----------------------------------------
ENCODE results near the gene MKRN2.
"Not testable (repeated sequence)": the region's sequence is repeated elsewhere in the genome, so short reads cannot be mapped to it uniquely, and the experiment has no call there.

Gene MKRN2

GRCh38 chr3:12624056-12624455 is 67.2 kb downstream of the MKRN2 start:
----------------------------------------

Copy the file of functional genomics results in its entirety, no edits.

ENCODE results near the gene MKRN2.
"Not testable (repeated sequence)": the region's sequence is repeated elsewhere in the genome, so short reads cannot be mapped to it uniquely, and the experiment has no call there.

Gene MKRN2

GRCh38 chr3:12624056-12624455 is 67.2 kb downstream of the MKRN2 start: